Shoe Scanning Detection Technology

Shoe Scanning Detection (SSD) technology is an advanced technology which would be capable of detecting both metallic and non-metallic threats concealed in passenger footwear without requiring passengers to remove their footwear at the checkpoint. DHS S&T recently issued a Broad Agency Announcement that supports R&D efforts to develop shoe scanner detection systems that meet TSA detection requirements.

Explosives Trace Detection

Explosives Trace Detection (ETD) technology is used at security checkpoints around the country to screen carry-on baggage and passengers for traces of explosives.  Officers may swab a piece of luggage or passenger hands and then use ETD technology to test for explosives.  The swab is then placed inside the ETD unit, which analyzes the content for the presence of potential explosive residue. TSA is expanding its use of ETD technology in airports as part of its layered approach to aviation security.

Explosives Detection Systems Recapitalization and Optimization

Over the next five years, a large number of Explosives Detection Systems (EDS) will reach the end of their useful life and replacing these aging units is a top priority.  TSA will fund recapitalization projects, which include the work required to remove the existing EDS, minimal modifications to the Baggage Handling System infrastructure, and the associated purchase and installation of the new EDS. TSA's plan to replace the aging EDS fleet of equipment will be prioritized based on a combination of age and maintenance data.

Risk Based Security

In the past, Administrator Pistole has spoken to this Subcommittee about TSA's risk-based approach to enhancing security. I would like to provide you with the current status of two of our new risk-based programs that are supported by technological advancements:

TSA Preê

This past October, TSA began testing a limited and voluntary passenger pre-screening initiative with a small known traveler population at four U.S. airports (Miami, Dallas-Ft. Worth, Detroit, and Atlanta). This pilot program will help assess measures designed to enhance security, by placing more focus on pre-screening individuals who volunteer information about themselves prior to flying in order to potentially expedite the travel experience. By learning more about travelers through information they voluntarily provide, and combining that information with our multi-layered system of aviation security, we can better focus our limited resources on higher-risk and unknown passengers. This new screening system holds great potential to strengthen security while significantly enhancing the travel experience, whenever possible, for passengers.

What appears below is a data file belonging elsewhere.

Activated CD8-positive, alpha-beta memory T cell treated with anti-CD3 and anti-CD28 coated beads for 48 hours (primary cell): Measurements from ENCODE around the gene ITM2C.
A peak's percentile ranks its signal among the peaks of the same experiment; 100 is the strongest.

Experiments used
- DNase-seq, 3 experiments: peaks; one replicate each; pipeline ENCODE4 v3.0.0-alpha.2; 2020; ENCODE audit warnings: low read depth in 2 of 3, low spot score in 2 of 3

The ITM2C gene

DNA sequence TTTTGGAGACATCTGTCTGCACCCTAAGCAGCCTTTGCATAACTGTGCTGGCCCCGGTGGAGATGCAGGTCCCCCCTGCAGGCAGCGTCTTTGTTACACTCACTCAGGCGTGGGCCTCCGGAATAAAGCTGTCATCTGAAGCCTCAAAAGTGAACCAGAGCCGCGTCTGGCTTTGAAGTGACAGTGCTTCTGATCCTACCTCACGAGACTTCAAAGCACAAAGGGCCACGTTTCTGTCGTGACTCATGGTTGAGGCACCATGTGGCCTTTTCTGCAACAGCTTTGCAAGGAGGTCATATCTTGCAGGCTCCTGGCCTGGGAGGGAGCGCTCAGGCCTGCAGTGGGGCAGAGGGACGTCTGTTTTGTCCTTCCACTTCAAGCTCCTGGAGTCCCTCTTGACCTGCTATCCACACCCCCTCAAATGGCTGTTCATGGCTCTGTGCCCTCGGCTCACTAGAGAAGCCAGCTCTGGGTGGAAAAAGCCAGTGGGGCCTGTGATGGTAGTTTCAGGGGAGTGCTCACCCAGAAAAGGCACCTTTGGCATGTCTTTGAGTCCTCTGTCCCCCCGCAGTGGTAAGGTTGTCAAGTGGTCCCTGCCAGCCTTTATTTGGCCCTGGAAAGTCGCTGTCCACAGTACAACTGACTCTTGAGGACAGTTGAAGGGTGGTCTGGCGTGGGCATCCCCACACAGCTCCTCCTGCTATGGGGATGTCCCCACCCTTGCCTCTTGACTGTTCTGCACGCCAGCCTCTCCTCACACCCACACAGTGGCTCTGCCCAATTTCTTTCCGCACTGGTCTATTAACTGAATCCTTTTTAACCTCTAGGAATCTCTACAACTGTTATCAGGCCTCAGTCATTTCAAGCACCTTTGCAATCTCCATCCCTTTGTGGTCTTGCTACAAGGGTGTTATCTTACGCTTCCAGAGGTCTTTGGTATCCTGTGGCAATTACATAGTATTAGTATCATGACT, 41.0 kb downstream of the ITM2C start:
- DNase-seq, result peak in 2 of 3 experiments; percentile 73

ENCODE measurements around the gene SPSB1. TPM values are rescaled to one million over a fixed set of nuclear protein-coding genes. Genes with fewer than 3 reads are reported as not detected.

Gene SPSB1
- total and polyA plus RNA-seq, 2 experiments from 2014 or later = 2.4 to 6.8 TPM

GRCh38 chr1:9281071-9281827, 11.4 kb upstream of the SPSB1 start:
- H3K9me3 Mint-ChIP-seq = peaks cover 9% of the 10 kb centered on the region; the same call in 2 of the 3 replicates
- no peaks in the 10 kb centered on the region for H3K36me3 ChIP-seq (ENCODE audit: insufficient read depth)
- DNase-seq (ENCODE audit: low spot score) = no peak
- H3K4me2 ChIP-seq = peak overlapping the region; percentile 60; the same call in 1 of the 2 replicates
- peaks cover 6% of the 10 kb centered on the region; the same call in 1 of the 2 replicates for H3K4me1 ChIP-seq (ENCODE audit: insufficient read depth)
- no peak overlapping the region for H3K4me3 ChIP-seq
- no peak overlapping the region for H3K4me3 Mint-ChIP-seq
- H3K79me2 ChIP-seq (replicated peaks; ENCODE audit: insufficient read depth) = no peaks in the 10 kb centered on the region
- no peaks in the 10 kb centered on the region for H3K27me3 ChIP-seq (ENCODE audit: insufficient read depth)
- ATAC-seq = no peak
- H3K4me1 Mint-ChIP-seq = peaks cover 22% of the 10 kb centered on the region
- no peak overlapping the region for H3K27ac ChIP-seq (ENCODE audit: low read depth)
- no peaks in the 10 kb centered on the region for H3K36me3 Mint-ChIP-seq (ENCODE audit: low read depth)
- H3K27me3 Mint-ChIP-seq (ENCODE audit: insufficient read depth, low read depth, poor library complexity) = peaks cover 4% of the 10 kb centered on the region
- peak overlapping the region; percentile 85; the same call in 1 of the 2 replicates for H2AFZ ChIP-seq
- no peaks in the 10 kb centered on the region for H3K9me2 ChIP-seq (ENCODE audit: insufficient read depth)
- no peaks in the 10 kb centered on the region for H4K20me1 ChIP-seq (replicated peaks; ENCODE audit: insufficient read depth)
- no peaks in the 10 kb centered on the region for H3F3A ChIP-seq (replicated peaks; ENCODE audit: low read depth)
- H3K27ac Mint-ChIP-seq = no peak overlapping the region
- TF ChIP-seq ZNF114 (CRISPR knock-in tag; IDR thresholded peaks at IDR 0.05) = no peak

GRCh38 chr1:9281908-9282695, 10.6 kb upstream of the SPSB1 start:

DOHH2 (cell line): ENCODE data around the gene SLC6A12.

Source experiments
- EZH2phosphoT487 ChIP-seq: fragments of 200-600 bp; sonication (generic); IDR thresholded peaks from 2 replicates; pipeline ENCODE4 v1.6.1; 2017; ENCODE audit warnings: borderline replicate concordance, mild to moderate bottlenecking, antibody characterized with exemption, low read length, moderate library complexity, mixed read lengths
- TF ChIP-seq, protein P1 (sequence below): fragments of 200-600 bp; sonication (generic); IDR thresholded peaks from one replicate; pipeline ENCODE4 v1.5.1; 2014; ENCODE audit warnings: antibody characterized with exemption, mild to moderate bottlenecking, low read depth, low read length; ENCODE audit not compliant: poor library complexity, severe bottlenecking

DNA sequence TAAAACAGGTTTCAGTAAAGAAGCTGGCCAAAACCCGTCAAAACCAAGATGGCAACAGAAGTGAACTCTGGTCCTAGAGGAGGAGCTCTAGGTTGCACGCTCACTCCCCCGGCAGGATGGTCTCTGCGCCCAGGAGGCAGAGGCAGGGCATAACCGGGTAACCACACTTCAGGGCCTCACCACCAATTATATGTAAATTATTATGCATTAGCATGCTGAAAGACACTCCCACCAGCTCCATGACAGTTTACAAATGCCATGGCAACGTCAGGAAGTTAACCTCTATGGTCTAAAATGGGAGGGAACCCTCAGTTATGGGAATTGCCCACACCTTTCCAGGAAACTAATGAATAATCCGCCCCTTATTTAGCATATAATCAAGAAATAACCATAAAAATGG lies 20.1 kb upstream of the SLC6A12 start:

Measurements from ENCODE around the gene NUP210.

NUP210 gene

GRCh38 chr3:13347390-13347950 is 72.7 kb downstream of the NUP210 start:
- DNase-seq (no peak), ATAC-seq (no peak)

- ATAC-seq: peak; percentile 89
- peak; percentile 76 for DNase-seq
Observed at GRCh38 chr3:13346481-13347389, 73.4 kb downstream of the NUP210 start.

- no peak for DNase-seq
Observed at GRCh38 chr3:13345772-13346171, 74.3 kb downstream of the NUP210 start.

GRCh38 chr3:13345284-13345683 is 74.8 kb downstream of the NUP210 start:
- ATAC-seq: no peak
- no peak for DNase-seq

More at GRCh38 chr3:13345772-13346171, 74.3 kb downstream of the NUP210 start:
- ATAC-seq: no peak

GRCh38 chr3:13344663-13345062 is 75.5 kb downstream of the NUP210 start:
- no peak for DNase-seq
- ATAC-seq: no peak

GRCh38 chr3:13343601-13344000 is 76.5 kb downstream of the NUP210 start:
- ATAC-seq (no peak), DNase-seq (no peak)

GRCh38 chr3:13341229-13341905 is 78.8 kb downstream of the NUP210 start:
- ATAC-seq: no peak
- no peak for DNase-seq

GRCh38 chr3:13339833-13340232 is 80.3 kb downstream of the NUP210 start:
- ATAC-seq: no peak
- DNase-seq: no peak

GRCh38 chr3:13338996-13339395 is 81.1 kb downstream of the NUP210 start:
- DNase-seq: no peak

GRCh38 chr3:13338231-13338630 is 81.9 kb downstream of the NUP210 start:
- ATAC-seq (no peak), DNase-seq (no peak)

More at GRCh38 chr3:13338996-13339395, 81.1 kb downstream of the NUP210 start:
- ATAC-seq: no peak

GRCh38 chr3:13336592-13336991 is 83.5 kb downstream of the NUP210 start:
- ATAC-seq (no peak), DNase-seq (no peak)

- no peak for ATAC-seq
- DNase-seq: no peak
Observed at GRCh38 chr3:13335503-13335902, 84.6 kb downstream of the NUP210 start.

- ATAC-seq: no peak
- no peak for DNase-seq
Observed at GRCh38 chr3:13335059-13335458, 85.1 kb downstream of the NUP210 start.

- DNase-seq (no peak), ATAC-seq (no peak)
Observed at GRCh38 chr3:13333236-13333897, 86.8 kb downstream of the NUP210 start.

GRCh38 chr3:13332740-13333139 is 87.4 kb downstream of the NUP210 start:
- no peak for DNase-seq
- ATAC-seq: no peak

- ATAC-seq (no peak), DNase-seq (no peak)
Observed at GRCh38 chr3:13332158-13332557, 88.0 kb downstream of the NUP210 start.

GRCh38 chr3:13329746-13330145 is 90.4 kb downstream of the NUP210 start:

During this pilot, TSA is using pre-screening capabilities to make intelligence-based risk assessments for passengers who voluntarily participate in the TSA Preê program and are flying domestically from one of the four airport pilot sites. Eligible participants include certain frequent flyers from American Airlines and Delta Air Lines as well as existing members of U.S. Customs and Border Protection's (CBP) Trusted Traveler programs including Global Entry, SENTRI, and NEXUS who are U.S. citizens and are flying on participating airlines. The data collected from these pilot sites will inform our plans to expand the program to include additional airlines as well as other airports that participate in CBP's Global Entry program, once they are operationally ready.

TSA Preê passengers are pre-screened each time they fly from participating airports. If the indicator embedded in their boarding pass reflects eligibility for expedited screening, the passenger is able to use the TSA Preêlane. Because we know more about these passengers, TSA Preê travelers are able to divest fewer items, which may include leaving on their shoes, jacket, and light outerwear, as well as other modifications to the standard screening process. As always, TSA will continue to incorporate random and unpredictable security measures throughout the security process. At no point are TSA Preê travelers guaranteed expedited screening.

Transportation Security Officers (TSOs) in the four pilot airports are receiving very positive feedback from TSA Preê travelers while the two partner airlines have successfully demonstrated the technical capabilities required to participate in the program, thus paving the way for other airlines to follow. As we learn from these pilots, we are working closely with other airlines and airports to determine when they may be operationally ready to join. We are also working with CBP to ensure that individuals who want to apply for Trusted Traveler Programs are able to do so in an efficient manner.

Known Crewmember

We hold airline pilots responsible for the safety of the traveling public every time they fly an aircraft. It makes sense to treat them as our trusted partners. To build on our risk-based approach to security, we are currently testing another identity-based system to enable TSA security officers to positively verify the identity and employment status of airline pilots. The Known Crewmember program is a joint initiative between the airline industry (Air Transport Association) and pilots (Air Line Pilots Association, International (ALPA)), which allows uniformed pilots from 22 airlines to show two forms of identification that are checked against a database called the "Cockpit Access Security System (CASS), " which confirms identity.  After more than two months into the pilot program, and with deployments nearly complete at the seven participating airports, over 59,000 uniformed pilots have been cleared through the process with an average of nearly 1,900 approvals per day. Both Known Crewmember and TSA Pre√™ are clear examples of TSA's commitment to focusing its attention and resources on those who present the greatest risk, thereby improving security and the travel experience for passengers across the country.

Conclusion

TSA will continue to enhance its layered security approach through state-of-the-art technologies, expanded use of existing and proven technology, passenger pre-screening and other developments that will continue to strengthen aviation security. Chairman Rogers, Ranking Member Jackson-Lee, I thank you for the opportunity to appear before you today, and I look forward to answering your questions about the use of innovative technology to provide additional layers of security to our nation's transportation systems.